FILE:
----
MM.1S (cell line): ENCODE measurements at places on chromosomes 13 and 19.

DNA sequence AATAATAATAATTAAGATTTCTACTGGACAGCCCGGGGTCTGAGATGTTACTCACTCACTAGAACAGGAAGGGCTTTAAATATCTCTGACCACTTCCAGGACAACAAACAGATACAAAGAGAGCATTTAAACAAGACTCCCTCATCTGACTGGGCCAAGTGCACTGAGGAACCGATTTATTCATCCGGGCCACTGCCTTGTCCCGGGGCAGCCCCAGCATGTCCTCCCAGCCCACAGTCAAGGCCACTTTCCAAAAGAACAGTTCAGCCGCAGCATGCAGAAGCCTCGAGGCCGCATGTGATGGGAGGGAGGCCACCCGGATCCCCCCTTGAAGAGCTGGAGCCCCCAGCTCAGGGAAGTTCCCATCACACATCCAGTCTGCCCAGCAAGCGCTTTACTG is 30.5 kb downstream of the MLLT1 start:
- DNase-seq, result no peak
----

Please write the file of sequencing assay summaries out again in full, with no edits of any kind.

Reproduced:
MM.1S (cell line): ENCODE measurements at places on chromosomes 13 and 19.

DNA sequence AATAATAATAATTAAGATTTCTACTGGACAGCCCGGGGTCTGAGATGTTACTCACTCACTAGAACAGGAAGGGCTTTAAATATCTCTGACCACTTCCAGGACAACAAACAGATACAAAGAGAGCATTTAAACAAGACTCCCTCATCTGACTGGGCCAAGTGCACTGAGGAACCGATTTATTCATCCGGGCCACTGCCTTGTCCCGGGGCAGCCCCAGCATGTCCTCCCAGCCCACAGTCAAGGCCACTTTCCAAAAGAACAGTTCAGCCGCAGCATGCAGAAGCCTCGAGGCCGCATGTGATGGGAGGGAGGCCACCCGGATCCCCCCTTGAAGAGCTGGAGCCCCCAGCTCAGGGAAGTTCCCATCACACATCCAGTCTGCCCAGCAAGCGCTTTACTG is 30.5 kb downstream of the MLLT1 start:
- DNase-seq, result no peak